Unfortunately, those of us in Jamaica who are called upon to pay dramatically increased property and other taxes, cannot look forward to such benefits from the State. Having made such an inspiring Budget presentation, this is a time for our Prime Minister to lead the charge for a new political will.  This would reassure the Jamaican people that their taxes are being used to run an efficient public service. It is Jamaica’s obese public service which homeowners are now being asked to finance to the detriment of the country’s financial well-being.  Most of these homeowners have mortgages to pay, and many are elderly pensioners who can barely find the funds for the upkeep of their homes.  
  
Last week this column quoted some encouraging sections from the Prime Minister’s Budget presentation in which he outlined plans for creating employment and making more young people employable. However, the Prime Minister and his colleagues in Cabinet cannot be deaf to the outcry of their people who have financial, security, health and environmental challenges. Honest, hardworking citizens have become prisoners in their own homes.  Even if wealthier folks can afford the many safety devices on the market, how will businesses continue to operate if they now resort to online shopping for fear of being robbed in public places.

From whence did these criminals spring? The decades-long alliances of both JLP and PNP politicians with unsavoury individuals developed into gangs they could no longer control. What a great day it would be if MPs and Parish Councillors took a visible, active role in being agents of peace and justice. They are a sizeable team for 2.7 million citizens – 63 Members of Parliament and 224 Parish Councillors.  What a great boost it would be for our Jamaica Constabulary Force if they knew that they could rely on every single politician in this country to help preserve the peace though fostering neighbourhood watch programmes.  The cynical “safe seat formula” continues to put fear in the hearts of residents of certain areas who still cannot safely cross a street dividing communities along party lines. 

If these leaders had to operate without personal security detail, they would probably be more sensitive to the terror that is being visited on our communities, deeply affecting our elderly.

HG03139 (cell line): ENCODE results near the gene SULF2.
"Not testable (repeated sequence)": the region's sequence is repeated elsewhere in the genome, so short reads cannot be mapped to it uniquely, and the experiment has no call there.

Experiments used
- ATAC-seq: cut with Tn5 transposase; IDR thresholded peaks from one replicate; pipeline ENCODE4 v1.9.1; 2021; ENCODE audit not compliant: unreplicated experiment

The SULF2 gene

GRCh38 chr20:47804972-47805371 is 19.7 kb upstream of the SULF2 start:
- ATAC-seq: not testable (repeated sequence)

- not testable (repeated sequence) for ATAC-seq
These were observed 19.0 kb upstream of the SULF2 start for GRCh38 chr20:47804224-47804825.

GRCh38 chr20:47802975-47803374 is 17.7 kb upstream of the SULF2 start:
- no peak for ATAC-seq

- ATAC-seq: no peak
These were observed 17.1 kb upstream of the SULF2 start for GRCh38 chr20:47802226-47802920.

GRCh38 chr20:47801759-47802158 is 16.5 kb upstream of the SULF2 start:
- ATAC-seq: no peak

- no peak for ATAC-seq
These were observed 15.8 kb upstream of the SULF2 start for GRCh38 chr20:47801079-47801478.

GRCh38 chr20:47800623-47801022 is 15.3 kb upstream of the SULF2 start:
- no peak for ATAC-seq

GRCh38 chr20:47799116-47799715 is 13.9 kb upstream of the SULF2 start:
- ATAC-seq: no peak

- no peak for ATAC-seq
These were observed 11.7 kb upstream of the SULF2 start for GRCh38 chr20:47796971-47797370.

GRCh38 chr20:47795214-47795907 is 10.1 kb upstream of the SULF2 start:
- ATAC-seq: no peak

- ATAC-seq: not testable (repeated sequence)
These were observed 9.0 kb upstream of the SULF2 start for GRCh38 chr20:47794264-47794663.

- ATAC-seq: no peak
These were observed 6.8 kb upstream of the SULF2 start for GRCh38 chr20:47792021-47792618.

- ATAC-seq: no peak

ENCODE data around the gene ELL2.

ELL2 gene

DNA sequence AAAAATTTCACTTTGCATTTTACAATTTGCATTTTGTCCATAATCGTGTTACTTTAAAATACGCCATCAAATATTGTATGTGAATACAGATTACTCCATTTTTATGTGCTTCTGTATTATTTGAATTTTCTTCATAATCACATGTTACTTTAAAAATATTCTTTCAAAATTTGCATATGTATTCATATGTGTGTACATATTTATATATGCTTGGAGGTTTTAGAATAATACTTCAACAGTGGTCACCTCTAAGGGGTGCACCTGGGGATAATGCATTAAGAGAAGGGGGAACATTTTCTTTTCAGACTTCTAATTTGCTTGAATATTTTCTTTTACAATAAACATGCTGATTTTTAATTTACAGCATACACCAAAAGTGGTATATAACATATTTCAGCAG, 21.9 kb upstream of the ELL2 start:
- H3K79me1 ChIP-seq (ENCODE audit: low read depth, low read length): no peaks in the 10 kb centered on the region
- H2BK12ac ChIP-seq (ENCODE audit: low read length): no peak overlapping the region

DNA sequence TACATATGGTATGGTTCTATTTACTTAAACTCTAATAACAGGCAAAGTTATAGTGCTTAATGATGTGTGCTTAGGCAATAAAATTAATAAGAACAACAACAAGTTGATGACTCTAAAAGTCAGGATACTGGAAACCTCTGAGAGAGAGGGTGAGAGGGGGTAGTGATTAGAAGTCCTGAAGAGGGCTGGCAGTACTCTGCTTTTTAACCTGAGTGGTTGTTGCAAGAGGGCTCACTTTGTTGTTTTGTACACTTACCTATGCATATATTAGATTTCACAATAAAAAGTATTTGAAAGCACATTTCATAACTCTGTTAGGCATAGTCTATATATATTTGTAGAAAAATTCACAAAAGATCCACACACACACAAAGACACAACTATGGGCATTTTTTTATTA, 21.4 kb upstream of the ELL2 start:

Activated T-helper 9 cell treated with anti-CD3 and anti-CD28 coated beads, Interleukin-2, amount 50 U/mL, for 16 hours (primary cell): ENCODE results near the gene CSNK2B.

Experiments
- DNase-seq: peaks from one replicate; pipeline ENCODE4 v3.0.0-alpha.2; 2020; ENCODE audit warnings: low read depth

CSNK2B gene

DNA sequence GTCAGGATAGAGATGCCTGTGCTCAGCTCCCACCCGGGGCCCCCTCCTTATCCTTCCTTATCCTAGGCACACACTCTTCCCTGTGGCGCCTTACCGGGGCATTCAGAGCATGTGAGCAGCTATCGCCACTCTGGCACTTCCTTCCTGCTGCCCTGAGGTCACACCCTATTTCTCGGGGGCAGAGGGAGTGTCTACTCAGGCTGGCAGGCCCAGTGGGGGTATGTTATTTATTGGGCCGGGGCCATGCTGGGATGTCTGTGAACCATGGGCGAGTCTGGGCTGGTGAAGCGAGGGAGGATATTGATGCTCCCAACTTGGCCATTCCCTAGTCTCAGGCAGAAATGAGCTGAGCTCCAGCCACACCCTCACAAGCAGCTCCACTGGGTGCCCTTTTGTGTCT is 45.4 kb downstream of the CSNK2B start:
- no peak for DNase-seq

In the meanwhile, I have to thank the security companies who have offered our members of our Senior’s organization CCRP discounts on security systems.  They are: Guardsman, Hawkeye and King Alarm.  I am appealing to those who have elderly relatives to sit with them, examine their environment and work out a safety plan for them.  Ensure that emergency numbers are posted at strategic points and that they are entered in their mobile phones for quick response.  We have to also try to be the eyes and ears for our neighbours, as it seems that no community, rich or poor, is immune.


There are so many good citizens who have given and are still giving of their all for their country. Let them not be discouraged by so many obstacles, many of which can be removed by a new resolve for good governance in sphere of public life.

Friday, March 31, 2017

A futurist, a PM, a path for Jamaica

Jamaica Observer column by Jean Lowrie-Chin - published  MON 27 March 2017 

Edie Weiner - JIS photo
The address by futurist Edie Weiner last Monday gave us a thought-provoking context for the Budget Presentation by Prime Minister Andrew Holness the next day.  New Yorker Edie Weiner is the principal of Future Hunters, which for over forty years, has been using data to predict future developments, with impressive results.  At an event presented by the Jamaica Chapter of the International Women’s Forum (IWF), she challenged the roomful of leaders to rethink education, to capitalize on Jamaica’s youthful population, to respect them so that they in turn will respect our environment.

Ten years ago, she says her high calibre clients were so impressed by her guidance, that they wondered how she was getting it so right.  She explained that her team uses 30 different thought processes to arrive at their recommendations.  Learn more at www.thefuturehunters.com.
Most important of all, she says, is to recognize your ‘educated incapacity’, as you can “know so much about what you already know that you are not looking outside”.  She observed that educated people having acquired so much knowledge, that they hang on to it like an expensive piece of luggage.  This is backward, as she pointed out that while we are hanging on to these brand-name “bags”, someone is racing into the future with their futuristic “backpacks”.
PM Holness with business leader Richard Byles